Step 2. Physiotherapy
A physical therapist can help remove the knots of stress and keep them from returning. Physiotherapy is great when parts of your body are under particularly high stress. This therapy works with your body to get the best result. The physical therapist is likely to use a mixture of active and passive therapy.
- Active therapy: This is about active actions and about restoring balance. These include: exercises for stretching, for strengthening muscles, for relieving pain and aerobic conditioning (so-called "low-impact" exercises).
- Passive therapy: You don't have to move your muscles at all. Passive therapy involves the use of heat and cold, electrical stimulation and ultrasound.
- Ask your doctor to recommend a reputable, good physical therapist to you.
Step 3. Acupuncture
This is an alternative medicine method in which needles are inserted into the skin at specific pressure points to relieve pressure and pain. Acupuncture has long been used in Eastern medicine and is becoming increasingly popular in Western culture as well. Many people rely on acupuncture to help manage different types of pain.
- Needles scare a lot of people, but the acupuncturist will be able to explain the procedure to you well.
- The needles are very thin and have a round tip. When placed, they do not puncture blood vessels or nerves. Therefore, there should be neither bleeding nor pain during use. The needles pinch a little, which is followed by pressure and then you feel relief.
- Ask your doctor about a licensed acupuncturist in your area.
Method 3 of 3: Avoid future stress nodes
Step 1. Reduce your physical stress
Avoid sitting in the same place for long periods of time. Walk around a bit, circling your shoulders. If you sit at your desk all day, make a mental note to get up for a few minutes and walk around once an hour.
- Try to avoid sagging shoulders as much as possible. Sit up straight so your head is straight and your shoulders are pulled back. Good posture is very important to relieve tension in your neck and shoulders.
- Get a new pillow. If your pillow is too flat, it may not support your neck the way you need it to. If your neck is particularly sore when you get up in the morning, a new pillow may help.
Step 2. Lower your mental tension
Emotional stress can manifest itself in the body. Try to reduce anxiety by calming your mind. Try meditation. It is great for relaxing. You can also do yoga regularly. With yoga and meditation you will learn certain breathing techniques that are very good for coping with stress.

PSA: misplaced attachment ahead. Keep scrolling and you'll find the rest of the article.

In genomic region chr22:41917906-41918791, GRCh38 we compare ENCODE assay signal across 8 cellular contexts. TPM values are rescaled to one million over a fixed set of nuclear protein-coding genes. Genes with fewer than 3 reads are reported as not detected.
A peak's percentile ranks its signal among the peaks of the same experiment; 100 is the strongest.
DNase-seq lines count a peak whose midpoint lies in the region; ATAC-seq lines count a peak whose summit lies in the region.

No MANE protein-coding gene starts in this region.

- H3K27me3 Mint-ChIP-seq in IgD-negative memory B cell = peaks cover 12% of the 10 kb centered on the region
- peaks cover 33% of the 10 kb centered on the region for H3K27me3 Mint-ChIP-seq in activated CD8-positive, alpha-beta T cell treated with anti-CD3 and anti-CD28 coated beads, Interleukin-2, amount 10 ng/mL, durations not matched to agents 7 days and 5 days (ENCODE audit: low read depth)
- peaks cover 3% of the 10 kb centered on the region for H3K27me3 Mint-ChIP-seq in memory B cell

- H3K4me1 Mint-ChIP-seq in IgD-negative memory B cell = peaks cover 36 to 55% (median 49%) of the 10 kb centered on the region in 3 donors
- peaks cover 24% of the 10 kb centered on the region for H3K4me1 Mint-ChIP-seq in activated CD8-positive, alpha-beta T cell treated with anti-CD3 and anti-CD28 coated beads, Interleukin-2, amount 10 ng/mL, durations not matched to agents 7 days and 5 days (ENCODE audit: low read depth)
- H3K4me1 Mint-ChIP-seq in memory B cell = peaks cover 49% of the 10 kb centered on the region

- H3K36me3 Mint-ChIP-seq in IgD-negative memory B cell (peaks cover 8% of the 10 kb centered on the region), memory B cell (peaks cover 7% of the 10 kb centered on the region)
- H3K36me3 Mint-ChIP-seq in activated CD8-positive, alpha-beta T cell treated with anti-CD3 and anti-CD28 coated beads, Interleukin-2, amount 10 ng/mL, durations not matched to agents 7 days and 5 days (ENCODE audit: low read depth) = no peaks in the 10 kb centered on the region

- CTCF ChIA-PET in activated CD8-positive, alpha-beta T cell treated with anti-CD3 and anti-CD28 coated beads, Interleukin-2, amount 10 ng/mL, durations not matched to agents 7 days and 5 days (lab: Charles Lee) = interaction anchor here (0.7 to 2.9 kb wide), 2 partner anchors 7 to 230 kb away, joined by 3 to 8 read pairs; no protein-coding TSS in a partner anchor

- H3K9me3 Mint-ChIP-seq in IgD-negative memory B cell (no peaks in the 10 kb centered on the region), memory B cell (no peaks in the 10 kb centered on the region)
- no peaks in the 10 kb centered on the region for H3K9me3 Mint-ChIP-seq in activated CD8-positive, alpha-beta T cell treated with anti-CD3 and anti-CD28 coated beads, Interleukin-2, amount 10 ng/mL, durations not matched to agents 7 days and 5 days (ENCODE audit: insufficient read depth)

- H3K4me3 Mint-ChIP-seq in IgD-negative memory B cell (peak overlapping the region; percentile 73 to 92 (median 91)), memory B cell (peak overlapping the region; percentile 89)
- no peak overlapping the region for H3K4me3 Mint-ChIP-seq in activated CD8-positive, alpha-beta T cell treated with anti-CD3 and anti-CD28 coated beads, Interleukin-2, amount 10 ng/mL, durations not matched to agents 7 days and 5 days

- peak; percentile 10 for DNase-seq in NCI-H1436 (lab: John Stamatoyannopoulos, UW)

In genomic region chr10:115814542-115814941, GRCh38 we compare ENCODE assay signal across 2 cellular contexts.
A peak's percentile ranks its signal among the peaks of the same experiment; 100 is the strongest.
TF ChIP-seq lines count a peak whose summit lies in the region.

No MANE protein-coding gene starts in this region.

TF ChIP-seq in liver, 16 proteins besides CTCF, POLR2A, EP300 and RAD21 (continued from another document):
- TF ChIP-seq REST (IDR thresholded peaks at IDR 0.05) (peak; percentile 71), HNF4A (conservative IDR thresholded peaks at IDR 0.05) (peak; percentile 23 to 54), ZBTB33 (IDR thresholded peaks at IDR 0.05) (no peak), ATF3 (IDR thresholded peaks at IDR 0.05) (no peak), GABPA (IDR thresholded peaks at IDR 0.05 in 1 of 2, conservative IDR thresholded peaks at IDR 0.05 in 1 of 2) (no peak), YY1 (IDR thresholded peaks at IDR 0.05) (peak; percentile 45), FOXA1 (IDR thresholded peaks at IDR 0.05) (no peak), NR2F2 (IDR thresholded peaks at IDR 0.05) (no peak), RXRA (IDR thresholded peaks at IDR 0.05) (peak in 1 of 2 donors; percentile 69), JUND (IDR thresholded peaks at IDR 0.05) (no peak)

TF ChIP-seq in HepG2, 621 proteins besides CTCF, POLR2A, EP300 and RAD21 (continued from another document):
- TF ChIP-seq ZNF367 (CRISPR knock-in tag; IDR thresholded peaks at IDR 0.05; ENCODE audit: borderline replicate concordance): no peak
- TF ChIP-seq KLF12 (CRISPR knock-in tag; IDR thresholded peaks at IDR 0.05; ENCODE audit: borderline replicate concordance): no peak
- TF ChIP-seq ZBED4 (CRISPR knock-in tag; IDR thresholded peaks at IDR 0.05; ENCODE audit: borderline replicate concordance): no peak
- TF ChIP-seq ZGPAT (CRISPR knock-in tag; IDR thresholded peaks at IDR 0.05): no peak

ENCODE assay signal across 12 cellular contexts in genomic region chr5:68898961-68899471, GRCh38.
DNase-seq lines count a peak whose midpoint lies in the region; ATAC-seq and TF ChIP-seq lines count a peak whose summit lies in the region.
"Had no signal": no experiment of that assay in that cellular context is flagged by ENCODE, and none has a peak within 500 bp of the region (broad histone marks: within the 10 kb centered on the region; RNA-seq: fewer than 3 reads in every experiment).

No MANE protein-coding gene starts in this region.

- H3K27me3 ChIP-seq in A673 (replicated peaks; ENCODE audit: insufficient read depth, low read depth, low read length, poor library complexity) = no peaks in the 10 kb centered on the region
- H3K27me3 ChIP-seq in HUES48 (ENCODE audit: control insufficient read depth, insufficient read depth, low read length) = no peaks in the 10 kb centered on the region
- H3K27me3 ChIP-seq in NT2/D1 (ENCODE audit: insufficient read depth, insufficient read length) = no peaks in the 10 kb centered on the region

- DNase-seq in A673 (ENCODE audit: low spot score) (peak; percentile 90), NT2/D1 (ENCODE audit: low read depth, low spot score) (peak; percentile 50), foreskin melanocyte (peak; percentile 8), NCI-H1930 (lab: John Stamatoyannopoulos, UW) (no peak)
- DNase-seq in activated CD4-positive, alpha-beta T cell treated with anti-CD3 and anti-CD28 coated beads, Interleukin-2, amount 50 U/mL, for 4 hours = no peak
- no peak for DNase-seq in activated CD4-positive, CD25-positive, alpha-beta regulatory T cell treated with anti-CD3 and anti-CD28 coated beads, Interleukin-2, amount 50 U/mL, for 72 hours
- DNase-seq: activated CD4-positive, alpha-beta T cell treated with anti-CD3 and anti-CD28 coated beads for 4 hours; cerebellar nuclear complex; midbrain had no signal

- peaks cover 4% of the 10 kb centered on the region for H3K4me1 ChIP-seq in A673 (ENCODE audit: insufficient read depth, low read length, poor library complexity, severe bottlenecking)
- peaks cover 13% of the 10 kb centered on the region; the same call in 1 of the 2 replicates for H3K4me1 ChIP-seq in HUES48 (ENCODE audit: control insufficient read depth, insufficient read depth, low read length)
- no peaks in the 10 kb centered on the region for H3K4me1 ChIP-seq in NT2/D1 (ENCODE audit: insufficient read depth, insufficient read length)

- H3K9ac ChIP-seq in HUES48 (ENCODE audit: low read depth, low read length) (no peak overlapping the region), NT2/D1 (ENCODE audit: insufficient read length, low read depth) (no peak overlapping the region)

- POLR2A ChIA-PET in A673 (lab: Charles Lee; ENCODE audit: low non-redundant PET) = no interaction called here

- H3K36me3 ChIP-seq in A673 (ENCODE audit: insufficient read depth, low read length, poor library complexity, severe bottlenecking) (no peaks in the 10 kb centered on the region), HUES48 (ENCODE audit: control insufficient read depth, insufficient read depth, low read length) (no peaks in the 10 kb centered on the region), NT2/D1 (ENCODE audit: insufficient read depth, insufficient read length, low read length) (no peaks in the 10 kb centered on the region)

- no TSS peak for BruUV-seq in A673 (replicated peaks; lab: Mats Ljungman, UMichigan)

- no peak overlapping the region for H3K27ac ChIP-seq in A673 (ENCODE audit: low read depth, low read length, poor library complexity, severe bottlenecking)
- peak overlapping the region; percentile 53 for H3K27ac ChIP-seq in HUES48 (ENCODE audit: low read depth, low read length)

- You can take classes in meditation and yoga. You can also do both in the comfort of your own home. To meditate, all you need is a quiet, comfortable place where you can close your eyes and focus on your breathing.
- If there are aspects of your job that are excessively stressful, then you should think about working less or even looking for a new job.
Step 3. Adopt healthy behaviors
Your diet and physical activity play a huge role in how your body and mind function. Eat a healthy diet and exercise more to reduce your stress levels. Both can help prevent future muscular problems.
- You should try to be physically active for at least 30 minutes, five times a week if possible. Exercise is a great way to reduce stress and anxiety, and it also ensures better health.
- You should look for something that you enjoy. Because then there is a greater likelihood that you will stick with it. Go running or swimming, do kickboxing, Zumba or Pilates - the main thing is that your circulation and pulse get going. Remember, however, that you should stretch before any type of exercise.
- Drink enough to avoid dehydration. The same goes for your muscles: lack of water causes them to become tight and stressed.
- Eat healthy. Eating a diet rich in nutrients will reduce stress levels. Your body is always trying to keep the internal system in balance. You should consume more B vitamins. You can do this by eating foods like fish, chicken, whole grains, and leafy green vegetables.
- Get enough sleep, as this is essential to avoiding stress. Try to get seven or eight hours of sleep each night and, if possible, go to bed and get up at the same time each day.
- If in doubt, you should consult a doctor. While stress knots are common, it could be something else. If the pain persists then you should turn to a professional.
- Most stress knots feel better when pressure is applied to the area. If this doesn't provide relief, or if the pain gets worse and doesn't go away, then you should see a doctor.